J.P. Morgan has expanded its Interbank Information Network (IINSM), the first live blockchain service offered by the firm. More than 75 banks (see below) have signed up to be part of IIN. It is the largest number of banks to join a live application of blockchain technology.
This network of banks will facilitate global cross-border payments including Latin America, Asia, Europe, the Middle East and Africa
Emma Loftus, Head of Global Payments and Receivables, J.P. Morgan Treasury Services said: “We saw tremendous interest among correspondent banks after the pilot launched in 2017, asking if they could join.
“We believe IIN will significantly improve the efficiency of cross-border payments, particularly as more banks participate and we evolve the functionality and use cases beyond compliance-related inquiries.”
The hidden horror in financial services
While it is true that cross-border payments have improved – not least through services offered by PayPal, TransferWise or CurrencyFair – the settlement system does not always work perfectly. This does not apply only to international payments. For example, the same applies to stocks and debt instruments.
The problem lies in the ‘unsettled settlements’. To resolve these, financial institutions employ large numbers of people in back offices to reconcile the difference and obtain a closing settlement.
Even today, there are financial service company employees who have to meet in person to negotiate a resolution. Overall, ‘unsettled settlements’ are the costly, and equally irritating, equivalent of lost luggage for airlines. Addressing settlement resolution appears to be one aim of IIN which, if proven successful, might deploy elsewhere in the future.
IIN was launched as a pilot in 2017. It seeks to:
- minimise friction in the global payments process
- enable payments to reach beneficiaries faster and with fewer steps.
Using blockchain technology, IIN reduces the time correspondent banks currently spend responding to compliance and other data-related inquiries that delay payments. IIN is powered by Quorum, which is a permissioned-variant of the Ethereum blockchain developed by J.P. Morgan.
Conceptually, IIN makes available a member-accessible ledger. This will enable authorised members of IIN to exchange information about the exceptions, the ‘unsettled settlements’, which are holding up completion of customer payments. It might even provide assistance to compliance functions, if these need involvement.
“We’ve been actively exploring how emerging technologies such as blockchain, AI, and an enhanced digital experience can be deployed in our Treasury Services business to better serve our clients’ ever changing needs,” said Takis Georgakopoulos, Global Head of Treasury Services. “We will lead the market with the rollout of a robust pipeline of innovations over the coming months, beginning with the launch of IIN.”
Enterprise Times: what does this mean
The settlement challenge is a huge one. Even when all appears automated to the customer (whether an enterprise or an individual), the transaction failure rate is much higher than financial institutions want or will admit. This costs everybody and is one reason why companies such as PayPal, Transferwise and CurrencyFair have flourished.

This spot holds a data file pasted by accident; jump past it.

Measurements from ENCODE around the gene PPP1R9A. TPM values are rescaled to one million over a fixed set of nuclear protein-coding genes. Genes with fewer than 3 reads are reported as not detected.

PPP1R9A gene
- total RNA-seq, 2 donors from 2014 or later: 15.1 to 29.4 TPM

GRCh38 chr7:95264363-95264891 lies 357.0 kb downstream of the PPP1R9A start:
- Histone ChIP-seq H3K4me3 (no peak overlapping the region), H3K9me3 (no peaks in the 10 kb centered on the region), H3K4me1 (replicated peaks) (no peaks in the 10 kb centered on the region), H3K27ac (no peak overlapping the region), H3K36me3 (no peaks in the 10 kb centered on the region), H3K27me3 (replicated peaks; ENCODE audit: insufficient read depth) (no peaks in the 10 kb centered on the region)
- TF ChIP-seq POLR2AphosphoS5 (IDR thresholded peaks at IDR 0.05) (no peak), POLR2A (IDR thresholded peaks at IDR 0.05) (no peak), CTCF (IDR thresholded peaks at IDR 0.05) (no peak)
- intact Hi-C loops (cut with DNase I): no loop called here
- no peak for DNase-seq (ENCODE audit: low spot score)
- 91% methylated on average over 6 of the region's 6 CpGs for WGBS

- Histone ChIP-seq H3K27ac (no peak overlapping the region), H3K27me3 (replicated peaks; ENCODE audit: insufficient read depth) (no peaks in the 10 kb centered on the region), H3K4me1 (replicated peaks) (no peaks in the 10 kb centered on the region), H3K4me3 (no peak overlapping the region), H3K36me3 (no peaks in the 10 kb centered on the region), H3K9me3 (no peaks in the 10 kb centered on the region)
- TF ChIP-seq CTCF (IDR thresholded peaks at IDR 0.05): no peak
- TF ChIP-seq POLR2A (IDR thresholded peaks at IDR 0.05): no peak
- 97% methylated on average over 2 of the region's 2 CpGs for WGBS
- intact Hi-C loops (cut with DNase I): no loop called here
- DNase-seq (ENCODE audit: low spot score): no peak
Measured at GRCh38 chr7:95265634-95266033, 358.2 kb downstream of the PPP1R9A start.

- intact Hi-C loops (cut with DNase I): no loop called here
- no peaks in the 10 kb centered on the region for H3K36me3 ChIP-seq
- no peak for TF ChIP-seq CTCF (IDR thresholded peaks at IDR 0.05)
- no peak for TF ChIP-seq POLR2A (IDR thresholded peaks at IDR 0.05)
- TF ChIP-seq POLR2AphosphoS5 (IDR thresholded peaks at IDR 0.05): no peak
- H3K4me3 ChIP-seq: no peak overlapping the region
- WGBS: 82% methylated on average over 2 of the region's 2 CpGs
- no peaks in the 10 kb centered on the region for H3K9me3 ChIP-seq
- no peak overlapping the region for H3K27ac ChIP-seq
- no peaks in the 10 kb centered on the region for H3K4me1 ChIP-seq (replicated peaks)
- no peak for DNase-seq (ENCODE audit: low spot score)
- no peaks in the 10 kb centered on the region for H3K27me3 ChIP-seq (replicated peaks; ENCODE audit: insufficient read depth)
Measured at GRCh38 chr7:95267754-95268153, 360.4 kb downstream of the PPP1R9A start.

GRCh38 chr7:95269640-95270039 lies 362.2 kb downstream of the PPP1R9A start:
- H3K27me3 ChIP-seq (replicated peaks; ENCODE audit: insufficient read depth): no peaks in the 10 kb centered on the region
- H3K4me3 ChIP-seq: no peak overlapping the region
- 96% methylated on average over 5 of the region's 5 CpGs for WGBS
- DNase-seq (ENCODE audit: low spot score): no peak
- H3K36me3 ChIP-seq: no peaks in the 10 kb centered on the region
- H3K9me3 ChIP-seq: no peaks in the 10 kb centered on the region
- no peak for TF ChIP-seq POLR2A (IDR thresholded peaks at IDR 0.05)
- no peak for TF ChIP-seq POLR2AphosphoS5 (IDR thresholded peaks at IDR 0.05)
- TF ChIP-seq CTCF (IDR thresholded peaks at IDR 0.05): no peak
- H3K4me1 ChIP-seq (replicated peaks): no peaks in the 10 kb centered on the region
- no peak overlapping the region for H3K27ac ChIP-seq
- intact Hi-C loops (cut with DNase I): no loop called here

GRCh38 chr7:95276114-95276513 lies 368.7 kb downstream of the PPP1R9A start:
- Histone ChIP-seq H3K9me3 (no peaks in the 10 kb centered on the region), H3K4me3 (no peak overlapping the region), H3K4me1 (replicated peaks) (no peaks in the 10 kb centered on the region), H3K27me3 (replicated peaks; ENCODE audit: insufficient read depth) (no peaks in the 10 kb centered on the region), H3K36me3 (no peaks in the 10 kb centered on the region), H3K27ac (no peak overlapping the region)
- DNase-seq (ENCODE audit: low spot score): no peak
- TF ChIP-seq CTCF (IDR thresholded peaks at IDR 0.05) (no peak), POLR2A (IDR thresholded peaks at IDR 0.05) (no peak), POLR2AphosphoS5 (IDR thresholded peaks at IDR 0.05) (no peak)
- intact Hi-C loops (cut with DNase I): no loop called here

While the IIN proof of concept only had a few members, what impresses about this development in the number of banks signing up to participate (the lack of UK banks is notable). The network effect applies. The more members in IIN the greater the scope for resolving failed settlements. Key to this is that the IIN blockchain is permissioned.
The list of IIN banks includes:
- Banca Mifel
- Banco BICE
- anco Bisa
- Banco Davivienda S.A.
- Banco de Crédito del Perú
- Banco de Galicia y Buenos Aires
- Banco Industrial
- Banco Mercantil del Norte
- Banco Mercantil Santa Cruz
- Banco Nacional de Bolivia
- Banco Popular Dominicano
- Banco Regional
- Bank of Montreal
- Itau Unibanco
- JP Morgan Chase
- National Bank of Canada
- Royal Bank of Canada*
- The Toronto-Dominion Bank
- Allied Irish Bank
- Banco de Investment Global, S.A.
- Banco de Sabadell
- Banco Santander
- Banque Internationale de Commerce – BRED (Suisse) SA
- Banque Thaler SA
- CBH Compagnie Bancaire Helvétique SA
- CIM Banque S.A Geneve
- Cooperatieve Rabobank U.A.
- Credit Agricole S.A.
- Norddeutsche Landesbank Girozentrale
- PKO Bank Polski S.A.
- Privatbank IHAG Zurich AG
- Reyl & Cie SA
- Société Générale
- The First International Bank of Israel Ltd
- UniCredit (through their subsidiary UniCredit Bank Austria)
- Australia and New Zealand Banking Group Limited
- BRAC Bank Limited
- China CITIC Bank International Limited
- China Guangfa Bank
- Chong Hing Bank Limited
- Ho Chi Minh City Development JS Commercial
- ICICI Bank Limited
- Indovina Bank Ltd
- Joint Stock Commercial Bank for Investment and Development of Vietnam
- KASIKORNBANK Public Company Limited
- KEB Hana Bank
- Mizuho Bank, Ltd.
- Prime Bank Ltd.
- PT Bank Central Asia Tbk
- PT Bank CIMB Niaga Tbk
- Resona Bank, Ltd.
- Shinhan Bank
- Sumitomo Mitsui Banking Corporation
- Union Bank Of The Philippines
- Vietnam Joint Stock Commercial Bank for Industry and Trade
- Woori Bank
Central & Eastern Europe, Middle East and Africa
- Al Rajhi Banking & Investment Corporation
- Alawwal Bank
- Bank ABC (Arab Banking Corporation B.S.C.)
- Bank Al Habib Limited
- Barclays Bank Tanzania Limited
- Barclays Bank Zambia PLC
- Commercial Bank of Africa Limited
- Commercial International Bank (Egypt) S.A.E
- Credit Libanais SAL
- DenizBank A.S.
- Habib Metropolitan Bank Limited
- Joint-Stock Company BCS-Investment Bank
- JS Bank Limited
- Kuveyt Turk Katilim Bankasi A.S.
- MauBank Limited
- National Bank of Kenya Limited
- National Bank of Kuwait S.A.K.P.
- Turkiye Finans Katilim Bankasi A.S.